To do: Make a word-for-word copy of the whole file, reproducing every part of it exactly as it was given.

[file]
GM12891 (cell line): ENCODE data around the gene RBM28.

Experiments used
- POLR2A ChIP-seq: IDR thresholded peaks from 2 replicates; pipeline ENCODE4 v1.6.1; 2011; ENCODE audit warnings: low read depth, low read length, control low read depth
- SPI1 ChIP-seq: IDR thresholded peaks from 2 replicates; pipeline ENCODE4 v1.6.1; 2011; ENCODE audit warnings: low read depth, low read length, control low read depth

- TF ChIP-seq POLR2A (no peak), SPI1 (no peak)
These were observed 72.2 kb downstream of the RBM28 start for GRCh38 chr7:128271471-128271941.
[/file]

GM12891 (cell line): ENCODE data around the gene RBM28.

Experiments used
- POLR2A ChIP-seq: IDR thresholded peaks from 2 replicates; pipeline ENCODE4 v1.6.1; 2011; ENCODE audit warnings: low read depth, low read length, control low read depth
- SPI1 ChIP-seq: IDR thresholded peaks from 2 replicates; pipeline ENCODE4 v1.6.1; 2011; ENCODE audit warnings: low read depth, low read length, control low read depth

- TF ChIP-seq POLR2A (no peak), SPI1 (no peak)
These were observed 72.2 kb downstream of the RBM28 start for GRCh38 chr7:128271471-128271941.